Auto Tips

Driving Tips – Everything About Tires:

Checking for Wear
The simplest way to check for wear is to do the penny test. Place a penny inside the tire tread with the top of Lincoln’s head facing towards the tire. If you can see the top of Lincoln’s head, your tread is worn and needs replacing. The legal limit for tire tread is 2/32″.

Checking Alignment
It’s always a good idea to regularly check your tires for proper alignment. This way, you’ll ensure your tires will last the full life for which they were intended. Call us for an appointment FREE alignment check today.

Checking Tire Pressure
Check your tire pressure monthly when tires are cold. Air pressure changes 1-2 pounds for every 10 degrees of temperature change. Always keep the vehicle manufacturer’s recommended air pressure in all your tires, including your spare.

Selecting the Right Tire
When purchasing a tire: buy the right size; consider factors such as load-carrying capacity as well as traction, tread wear and temperature grades. There is a difference between the lowest price and the best value.

You need to know what kind of tire you need. . . highway, all season, snow, performance, or all season performance? This you can decide based on your vehicle’s requirements, and also your driving habits. There are some basic questions to ask yourself. Do you like your old tires? Do you do mostly highway or city driving? Does it snow regularly where you live? Does it rain a lot?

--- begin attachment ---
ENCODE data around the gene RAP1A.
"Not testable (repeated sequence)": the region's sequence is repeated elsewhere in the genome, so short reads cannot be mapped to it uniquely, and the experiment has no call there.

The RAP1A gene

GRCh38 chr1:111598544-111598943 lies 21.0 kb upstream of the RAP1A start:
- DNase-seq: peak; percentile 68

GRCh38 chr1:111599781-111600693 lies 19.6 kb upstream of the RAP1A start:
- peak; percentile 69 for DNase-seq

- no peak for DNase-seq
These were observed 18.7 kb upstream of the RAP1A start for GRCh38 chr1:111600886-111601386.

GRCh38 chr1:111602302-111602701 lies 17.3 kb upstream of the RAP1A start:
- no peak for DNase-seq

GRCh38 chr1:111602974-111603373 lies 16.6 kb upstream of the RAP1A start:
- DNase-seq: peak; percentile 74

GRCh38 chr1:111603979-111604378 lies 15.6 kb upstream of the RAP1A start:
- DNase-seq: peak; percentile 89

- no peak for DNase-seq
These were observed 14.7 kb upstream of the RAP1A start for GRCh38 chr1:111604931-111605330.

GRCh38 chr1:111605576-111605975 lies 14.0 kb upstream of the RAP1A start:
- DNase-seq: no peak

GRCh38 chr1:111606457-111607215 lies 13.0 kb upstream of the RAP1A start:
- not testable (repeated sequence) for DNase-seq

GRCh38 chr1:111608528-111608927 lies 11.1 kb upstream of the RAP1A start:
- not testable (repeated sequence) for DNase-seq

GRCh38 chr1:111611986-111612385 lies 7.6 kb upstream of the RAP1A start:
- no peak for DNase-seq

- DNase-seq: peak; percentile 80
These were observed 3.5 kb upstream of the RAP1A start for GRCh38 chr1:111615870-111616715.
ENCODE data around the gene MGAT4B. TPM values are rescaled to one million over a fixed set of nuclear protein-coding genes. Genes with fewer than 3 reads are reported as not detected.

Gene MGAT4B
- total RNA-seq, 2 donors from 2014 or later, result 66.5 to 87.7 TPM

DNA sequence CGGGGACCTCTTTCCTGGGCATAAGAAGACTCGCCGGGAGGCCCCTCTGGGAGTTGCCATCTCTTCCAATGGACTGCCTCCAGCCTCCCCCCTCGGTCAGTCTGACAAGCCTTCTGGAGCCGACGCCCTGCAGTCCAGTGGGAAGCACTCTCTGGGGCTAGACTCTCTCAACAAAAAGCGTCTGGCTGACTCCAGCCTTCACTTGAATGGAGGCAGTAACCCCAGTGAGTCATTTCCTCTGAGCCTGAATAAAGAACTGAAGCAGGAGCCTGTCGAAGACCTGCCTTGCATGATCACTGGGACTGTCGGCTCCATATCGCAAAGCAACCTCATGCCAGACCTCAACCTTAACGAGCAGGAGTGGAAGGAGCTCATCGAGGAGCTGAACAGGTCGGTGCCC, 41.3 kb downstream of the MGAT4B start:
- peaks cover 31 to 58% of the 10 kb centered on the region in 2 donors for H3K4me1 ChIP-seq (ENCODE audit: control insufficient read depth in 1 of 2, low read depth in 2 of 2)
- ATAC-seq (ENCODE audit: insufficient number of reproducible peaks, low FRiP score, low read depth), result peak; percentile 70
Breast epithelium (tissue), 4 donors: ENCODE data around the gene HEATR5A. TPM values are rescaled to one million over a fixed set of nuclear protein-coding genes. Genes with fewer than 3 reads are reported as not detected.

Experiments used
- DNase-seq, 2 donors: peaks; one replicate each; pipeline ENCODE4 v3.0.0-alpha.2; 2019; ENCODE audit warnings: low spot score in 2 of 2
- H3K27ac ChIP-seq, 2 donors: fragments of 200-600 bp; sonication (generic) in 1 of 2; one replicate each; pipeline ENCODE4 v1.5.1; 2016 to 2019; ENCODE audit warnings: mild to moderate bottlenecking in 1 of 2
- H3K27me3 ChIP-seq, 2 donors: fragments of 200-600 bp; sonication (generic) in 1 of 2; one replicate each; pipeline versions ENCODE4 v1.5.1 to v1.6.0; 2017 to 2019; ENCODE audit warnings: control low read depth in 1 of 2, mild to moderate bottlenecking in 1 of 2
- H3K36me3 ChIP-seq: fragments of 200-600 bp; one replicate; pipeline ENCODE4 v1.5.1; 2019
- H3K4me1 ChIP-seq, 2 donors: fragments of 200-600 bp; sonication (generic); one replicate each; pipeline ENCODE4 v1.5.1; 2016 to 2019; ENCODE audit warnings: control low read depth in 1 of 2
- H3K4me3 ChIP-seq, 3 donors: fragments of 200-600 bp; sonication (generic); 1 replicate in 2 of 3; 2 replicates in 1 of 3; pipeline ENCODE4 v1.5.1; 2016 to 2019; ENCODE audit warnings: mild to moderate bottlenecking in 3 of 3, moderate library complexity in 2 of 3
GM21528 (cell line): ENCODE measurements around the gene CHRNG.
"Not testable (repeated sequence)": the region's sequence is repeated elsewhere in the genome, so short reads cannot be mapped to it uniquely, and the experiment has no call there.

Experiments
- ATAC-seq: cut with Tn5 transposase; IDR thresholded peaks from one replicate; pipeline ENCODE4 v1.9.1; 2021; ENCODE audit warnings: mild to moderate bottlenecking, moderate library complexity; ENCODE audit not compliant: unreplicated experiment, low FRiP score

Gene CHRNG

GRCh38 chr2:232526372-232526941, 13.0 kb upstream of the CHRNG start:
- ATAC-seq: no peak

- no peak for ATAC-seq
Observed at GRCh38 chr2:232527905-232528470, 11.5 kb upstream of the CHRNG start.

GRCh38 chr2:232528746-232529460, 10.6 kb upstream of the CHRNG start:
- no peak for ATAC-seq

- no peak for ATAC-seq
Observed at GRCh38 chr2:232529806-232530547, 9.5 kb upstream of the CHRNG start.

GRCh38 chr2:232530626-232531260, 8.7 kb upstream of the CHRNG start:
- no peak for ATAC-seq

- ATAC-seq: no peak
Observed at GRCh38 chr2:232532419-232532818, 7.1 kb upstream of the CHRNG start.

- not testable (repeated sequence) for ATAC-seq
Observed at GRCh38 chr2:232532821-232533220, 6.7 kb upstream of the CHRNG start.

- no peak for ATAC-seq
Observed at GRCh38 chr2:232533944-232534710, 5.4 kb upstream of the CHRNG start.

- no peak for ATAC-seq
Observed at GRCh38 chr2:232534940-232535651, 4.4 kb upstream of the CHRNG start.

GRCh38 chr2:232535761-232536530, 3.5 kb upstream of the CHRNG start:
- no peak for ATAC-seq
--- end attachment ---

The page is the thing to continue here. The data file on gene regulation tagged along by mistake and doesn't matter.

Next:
It is a good idea to learn to read the sidewall of your tires. The sides of tires contain a wealth of information about the performance characteristics of a tire. Reading the ire size.

TireStar Reading IRE Size

P:
Passenger car tire. If there is no P before the size it would indicate it is a European metric tire. An LT before the size would designate a light truck tire.
205:
This is the Section Width in millimeters. This measurement is taken from sidewall to sidewall.
65:
This number refers to the height of the sidewall, or the Aspect Ratio. It is a percentage of the section width. In this example, you would take 65 percent of 205 millimeters and this would give you the sidewall height.
R: Radial tire construction.
15 Wheel diameter in inches.
Additional Tire Size Information:
The tire size displayed on this website may include these abbreviations:
At the beginning of the tire size:
B – Cosmetic blemish
At the end of the tire size:
OWL – Outlined White Letters
RWL – Raised White Letters
RBL – Raised Black Letters
ORWL – Outlined Raised White Letters
W, WW, WSW – Whitewall, White Side Wall
B, BLK, BW, BSW – Blackwall, Black Side Wall
BSL – Black Serrated Letters
VSB – Vertical Serrated Band
XNW – Extra Narrow White Width
XL – Extra Load
REIN – Reinforced
C – C load range for LT designated tires
E – E load range for LT designated tires

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